I read a New Yorker article about a woman who inherited a small town in a valley between Death Valley and the Nevada border. She has invited ecologists there to help save the local endangered pupfish and voles. She is working to make their habitat a national monument. She would like to make the area an ecotourism destination. It would certainly be one for me if not for the pandemic. If I’d read about her five years ago I would have been right down there. I caught my father’s love of the desert when we moved to Long Beach when I was in fifth grade. I remember driving through Death Valley on a trip, but mainly we went to the high desert around Victorville.

This morning as I was walking the dog I was thinking about that woman’s town. The other attraction, besides the desert, is a house designed by Richard Neutra. He was my favorite architect when I was in high school. My mother had a singer friend who lived in a housing project for defense-plant workers he had designed. The project was on a hillside, and when we visited her, I saw that it had poles from hillside to roof that looked like tree trunks, instead of square posts. This made it look not like a project. Then my mom and I went to a songwriters gathering in a Neutra-designed upscale home. I can still see it—a cozy living-room with clerestory windows and built-in sofas. The dining room was open to the living-room but defined by a step down and a raised ceiling and tall windows that gave it a separate and more formal feeling.

I thought about being an architect when I grew up. I drew floor plans. My carpenter father had, by then, gotten a contractor’s license and then a real estate license and had built and sold an apartment house. I remember walking around when the walls were just studs and thinking the closets are too small.

Later, when I was a roving storyteller, I saw a couple of Frank Lloyd Wright houses in the Midwest. They were pretty, especially the stained glass windows and the furniture, but I wouldn’t want to live in one. And I didn’t like the Guggenheim at all. Part museum, part waterslide, it chutes you past the art instead of inviting you to linger, and you had to edge your way into the women’s bathroom tucked into the bottom of the whorl.

I think I’m going to write to that woman. Send her my mother’s song, “The Desert.”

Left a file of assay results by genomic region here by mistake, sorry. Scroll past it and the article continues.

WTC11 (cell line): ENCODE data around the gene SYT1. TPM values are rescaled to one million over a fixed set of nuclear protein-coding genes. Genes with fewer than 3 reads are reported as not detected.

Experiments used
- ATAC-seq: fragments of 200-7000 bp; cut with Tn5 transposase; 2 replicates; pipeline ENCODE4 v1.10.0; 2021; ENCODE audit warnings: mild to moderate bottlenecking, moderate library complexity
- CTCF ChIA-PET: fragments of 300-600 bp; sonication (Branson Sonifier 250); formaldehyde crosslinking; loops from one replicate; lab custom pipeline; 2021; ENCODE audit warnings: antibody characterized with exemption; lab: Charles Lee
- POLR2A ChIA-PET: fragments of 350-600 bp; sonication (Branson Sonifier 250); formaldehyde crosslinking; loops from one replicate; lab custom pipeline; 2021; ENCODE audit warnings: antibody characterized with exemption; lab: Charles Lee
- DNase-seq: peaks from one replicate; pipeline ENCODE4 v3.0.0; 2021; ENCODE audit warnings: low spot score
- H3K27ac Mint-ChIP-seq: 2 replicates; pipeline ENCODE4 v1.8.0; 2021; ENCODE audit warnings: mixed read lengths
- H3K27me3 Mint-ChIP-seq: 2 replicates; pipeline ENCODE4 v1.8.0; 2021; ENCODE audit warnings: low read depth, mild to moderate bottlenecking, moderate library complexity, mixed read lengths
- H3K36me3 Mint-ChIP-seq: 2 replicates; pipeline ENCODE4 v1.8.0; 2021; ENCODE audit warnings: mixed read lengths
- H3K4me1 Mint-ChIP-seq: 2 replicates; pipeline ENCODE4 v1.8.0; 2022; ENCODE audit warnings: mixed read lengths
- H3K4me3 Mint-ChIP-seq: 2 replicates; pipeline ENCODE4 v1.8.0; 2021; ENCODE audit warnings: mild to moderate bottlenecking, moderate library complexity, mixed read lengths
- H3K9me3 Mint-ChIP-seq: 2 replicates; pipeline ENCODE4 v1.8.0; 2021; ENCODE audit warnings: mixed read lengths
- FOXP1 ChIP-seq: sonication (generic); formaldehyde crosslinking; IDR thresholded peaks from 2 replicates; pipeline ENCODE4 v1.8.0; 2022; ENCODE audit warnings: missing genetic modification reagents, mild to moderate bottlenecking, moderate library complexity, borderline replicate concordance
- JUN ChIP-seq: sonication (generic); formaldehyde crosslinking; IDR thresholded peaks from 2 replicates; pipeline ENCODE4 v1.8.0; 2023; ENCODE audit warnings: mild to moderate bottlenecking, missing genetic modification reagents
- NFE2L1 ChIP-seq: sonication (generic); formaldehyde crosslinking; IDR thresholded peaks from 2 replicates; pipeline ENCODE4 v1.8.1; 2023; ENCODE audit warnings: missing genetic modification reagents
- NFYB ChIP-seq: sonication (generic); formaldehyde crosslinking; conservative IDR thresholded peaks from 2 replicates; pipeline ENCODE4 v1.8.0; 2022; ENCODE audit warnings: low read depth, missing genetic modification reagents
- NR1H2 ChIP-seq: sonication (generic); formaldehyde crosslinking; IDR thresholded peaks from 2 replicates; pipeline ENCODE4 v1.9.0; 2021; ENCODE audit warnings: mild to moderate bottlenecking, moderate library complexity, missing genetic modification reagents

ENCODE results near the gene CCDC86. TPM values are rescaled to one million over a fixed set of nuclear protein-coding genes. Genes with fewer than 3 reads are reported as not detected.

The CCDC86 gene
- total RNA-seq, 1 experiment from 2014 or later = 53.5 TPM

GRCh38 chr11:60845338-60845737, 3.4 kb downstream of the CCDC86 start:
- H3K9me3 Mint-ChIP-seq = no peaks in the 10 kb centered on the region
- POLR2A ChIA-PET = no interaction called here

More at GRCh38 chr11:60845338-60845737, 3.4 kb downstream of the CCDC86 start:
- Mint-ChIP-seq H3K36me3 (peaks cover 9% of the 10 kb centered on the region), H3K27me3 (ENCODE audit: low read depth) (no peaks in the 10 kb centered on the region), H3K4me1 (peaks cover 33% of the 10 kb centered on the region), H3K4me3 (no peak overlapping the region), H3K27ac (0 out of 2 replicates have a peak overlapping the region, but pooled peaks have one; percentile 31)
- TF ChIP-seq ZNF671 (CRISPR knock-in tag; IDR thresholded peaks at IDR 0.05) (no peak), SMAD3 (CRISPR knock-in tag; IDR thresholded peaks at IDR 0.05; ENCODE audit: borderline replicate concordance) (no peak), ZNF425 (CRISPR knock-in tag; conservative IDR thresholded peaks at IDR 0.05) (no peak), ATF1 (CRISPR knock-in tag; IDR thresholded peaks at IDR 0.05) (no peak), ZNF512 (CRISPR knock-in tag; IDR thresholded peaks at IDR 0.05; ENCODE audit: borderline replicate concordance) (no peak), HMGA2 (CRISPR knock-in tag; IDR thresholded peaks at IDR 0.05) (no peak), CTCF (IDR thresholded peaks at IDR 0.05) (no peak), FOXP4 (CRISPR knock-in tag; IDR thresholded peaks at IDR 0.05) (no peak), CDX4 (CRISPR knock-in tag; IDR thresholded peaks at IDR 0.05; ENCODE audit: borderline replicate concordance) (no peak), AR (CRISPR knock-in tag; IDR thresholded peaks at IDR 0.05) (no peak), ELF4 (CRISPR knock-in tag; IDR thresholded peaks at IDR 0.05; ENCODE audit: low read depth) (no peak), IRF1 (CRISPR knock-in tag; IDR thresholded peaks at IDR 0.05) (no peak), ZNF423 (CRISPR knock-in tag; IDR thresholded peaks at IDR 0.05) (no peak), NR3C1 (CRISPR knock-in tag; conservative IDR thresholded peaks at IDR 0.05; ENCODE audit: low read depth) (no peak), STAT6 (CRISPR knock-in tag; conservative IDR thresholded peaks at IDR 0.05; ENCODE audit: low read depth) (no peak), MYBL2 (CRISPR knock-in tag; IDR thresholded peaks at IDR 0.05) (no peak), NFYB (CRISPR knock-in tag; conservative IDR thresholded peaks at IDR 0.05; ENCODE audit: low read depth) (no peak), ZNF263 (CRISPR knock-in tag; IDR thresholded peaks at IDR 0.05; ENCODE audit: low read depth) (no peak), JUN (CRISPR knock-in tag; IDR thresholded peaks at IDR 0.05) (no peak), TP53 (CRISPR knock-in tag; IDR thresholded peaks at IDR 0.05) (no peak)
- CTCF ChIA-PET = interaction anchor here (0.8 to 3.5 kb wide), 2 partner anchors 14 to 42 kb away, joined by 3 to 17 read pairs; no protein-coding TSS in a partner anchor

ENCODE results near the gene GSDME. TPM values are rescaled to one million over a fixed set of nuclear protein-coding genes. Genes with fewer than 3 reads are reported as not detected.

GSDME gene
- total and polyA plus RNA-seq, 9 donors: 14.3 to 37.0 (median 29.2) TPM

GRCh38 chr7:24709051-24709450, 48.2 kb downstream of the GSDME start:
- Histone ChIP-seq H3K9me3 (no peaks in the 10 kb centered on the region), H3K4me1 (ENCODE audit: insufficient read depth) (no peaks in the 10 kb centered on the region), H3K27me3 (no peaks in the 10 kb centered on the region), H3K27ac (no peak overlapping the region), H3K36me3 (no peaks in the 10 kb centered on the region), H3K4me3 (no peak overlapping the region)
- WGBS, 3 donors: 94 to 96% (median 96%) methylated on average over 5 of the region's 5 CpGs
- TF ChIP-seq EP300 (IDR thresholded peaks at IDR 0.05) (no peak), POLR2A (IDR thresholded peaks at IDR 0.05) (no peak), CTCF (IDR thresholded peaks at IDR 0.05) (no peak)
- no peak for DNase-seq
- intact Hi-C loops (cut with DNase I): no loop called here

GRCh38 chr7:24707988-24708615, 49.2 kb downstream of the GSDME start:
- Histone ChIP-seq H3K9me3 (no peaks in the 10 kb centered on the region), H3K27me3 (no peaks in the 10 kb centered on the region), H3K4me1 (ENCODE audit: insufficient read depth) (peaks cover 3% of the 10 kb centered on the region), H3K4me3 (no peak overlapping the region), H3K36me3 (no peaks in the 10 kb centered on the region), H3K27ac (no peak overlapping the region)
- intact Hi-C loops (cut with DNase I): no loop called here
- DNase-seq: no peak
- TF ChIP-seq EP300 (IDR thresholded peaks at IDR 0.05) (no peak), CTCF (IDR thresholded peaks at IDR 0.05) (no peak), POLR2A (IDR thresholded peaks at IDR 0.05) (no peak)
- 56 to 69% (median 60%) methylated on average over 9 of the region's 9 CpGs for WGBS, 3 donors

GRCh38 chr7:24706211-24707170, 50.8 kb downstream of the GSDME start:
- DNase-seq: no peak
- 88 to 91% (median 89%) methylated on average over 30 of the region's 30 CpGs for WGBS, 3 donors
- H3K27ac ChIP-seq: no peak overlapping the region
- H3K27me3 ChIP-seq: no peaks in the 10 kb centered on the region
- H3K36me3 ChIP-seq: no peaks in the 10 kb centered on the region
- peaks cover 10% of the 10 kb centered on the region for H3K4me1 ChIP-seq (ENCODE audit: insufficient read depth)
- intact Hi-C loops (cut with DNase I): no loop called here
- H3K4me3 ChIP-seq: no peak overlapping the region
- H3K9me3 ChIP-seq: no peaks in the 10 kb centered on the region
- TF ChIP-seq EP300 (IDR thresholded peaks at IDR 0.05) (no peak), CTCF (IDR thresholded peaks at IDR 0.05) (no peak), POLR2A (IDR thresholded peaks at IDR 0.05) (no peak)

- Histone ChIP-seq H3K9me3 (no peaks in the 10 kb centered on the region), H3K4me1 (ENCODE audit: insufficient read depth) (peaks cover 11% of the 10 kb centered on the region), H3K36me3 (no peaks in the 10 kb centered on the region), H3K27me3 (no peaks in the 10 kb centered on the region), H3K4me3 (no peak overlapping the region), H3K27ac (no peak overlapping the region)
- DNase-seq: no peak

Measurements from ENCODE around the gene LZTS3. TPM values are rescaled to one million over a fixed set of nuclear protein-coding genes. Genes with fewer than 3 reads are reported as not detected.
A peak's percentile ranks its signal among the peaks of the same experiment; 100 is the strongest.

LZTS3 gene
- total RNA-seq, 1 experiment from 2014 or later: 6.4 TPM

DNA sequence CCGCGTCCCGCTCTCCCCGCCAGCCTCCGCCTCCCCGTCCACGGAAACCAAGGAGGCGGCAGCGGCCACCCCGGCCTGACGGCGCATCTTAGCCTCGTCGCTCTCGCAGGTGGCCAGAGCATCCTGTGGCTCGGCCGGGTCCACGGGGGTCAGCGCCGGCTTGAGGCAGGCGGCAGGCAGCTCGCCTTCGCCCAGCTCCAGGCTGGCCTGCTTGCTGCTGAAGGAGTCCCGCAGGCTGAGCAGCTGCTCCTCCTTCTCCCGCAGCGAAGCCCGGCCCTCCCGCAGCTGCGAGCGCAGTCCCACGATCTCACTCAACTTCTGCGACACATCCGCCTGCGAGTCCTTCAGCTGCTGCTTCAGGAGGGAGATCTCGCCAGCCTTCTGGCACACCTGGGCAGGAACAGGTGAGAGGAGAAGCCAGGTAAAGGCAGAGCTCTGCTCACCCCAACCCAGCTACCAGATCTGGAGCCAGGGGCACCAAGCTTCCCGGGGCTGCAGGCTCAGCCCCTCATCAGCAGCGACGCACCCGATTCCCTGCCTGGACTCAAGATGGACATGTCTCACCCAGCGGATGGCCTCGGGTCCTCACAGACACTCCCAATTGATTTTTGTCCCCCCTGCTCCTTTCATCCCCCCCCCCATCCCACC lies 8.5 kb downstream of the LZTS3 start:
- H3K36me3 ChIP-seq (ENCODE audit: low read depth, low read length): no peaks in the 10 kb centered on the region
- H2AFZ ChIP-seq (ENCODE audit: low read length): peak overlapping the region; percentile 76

If you subscribe to the New Yorker you can read the article here. If not, search for Susan Sorrells, Shoshone, California and you'll find several other articles.

Comment from Nancy Schimmel posted 5-12-2022:
Sorry, folks, I did it again--sent too many subscriber messages. It's been a while since I posted and it's late at noght. I'll post again sooner and get it right then.

Comment from Jean Tepperman posted 5-12-2022:
I totally had the same reaction to the Guggenheim -- felt like I had to hold on to avoid sliding down.


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Thursday, Mar 17, 2022: The Little Land


My family told stories. One I heard from my mother is this story of how her father, David Milder, became a naval tailor. When she began writing an autobiography, she wrote it down:

My father was a sailor in the U. S. Navy when I was born and until I was about two. He never told us much about the old days, but we did know about how he got to be in the Navy, he a pious Jewish boy from Buda Pesth.

He had come over to this country alone when he was about fourteen to some cousins in New York.

[In Hungary] he’d been a tailor’s apprentice, going to the Yeshiva, the Hebrew school, before dawn, then working all day in the shop. The workers got fed out of a pot of beans that lasted the whole week, and they ate beans, fresh or spoiled. His parents were poor--that’s all I know about them. His mother worked for a caterer, and Dave himself was a good cook….

When Dave came to the U. S., it wasn’t all that much better...than he’d had it at home. Dave was homesick, and the sweatshops were hell.

On Saturdays, when the shops were closed and he didn’t work, he would go down to the New York waterfront and watch the ships come and go.

A man who could speak his language got talking to him and asked him what he was doing. He was wishing he could be on one of the ships that would take him back to Buda Pesth.

I’ll fix you up, the man said.

He took the boy up to some kind of office, Dave answered some questions, signed his name to a paper, and found himself in the U. S. Navy for a four-year hitch. He stayed for three enlistments…

He was immediately away from the East Coast Jewish community, never spoke Yiddish or Hungarian, and learned English with an accent from the New York Irish that made up the crew. Dave spoke with a touch of the brogue till his dying day. With his handsome dark looks and his heavy black mustache, he could have been a Black Irishman. Perhaps that is why I have always favored the music of the Irish speech.

One of the songs I wrote in 1958, “The Little Land,” was picked up and sung as a true Irish song by David Spence. He heard it on radio--it was recorded by Glen Yarborough with the Limeliters--and took it, himself an Irishman, for an Irish folk song. We laughed over it together, he and his wife and I, when I heard him sing it at a coffee house in Palo Alto, and I showed it to him in my song book, “Little Boxes and Other Handmade Songs.” I had made the song, tune and all, out of the whole cloth and my feeling for Irish folklore.

Malvina Milder Reynolds died of pancretitis on St. Patrick’s Day, 1978, at the age of 77, at the Oakland Kaiser Hospital. She died with gigs on her calendar.

Comment from Margret RoadKnight posted 3-17-2022:
Wheels within wheels... love it.

Comment from Renee posted 3-17-2022:
"I had made the song, tune and all, out of the whole cloth"

Really liked this story that begins with " my family told stories"

:)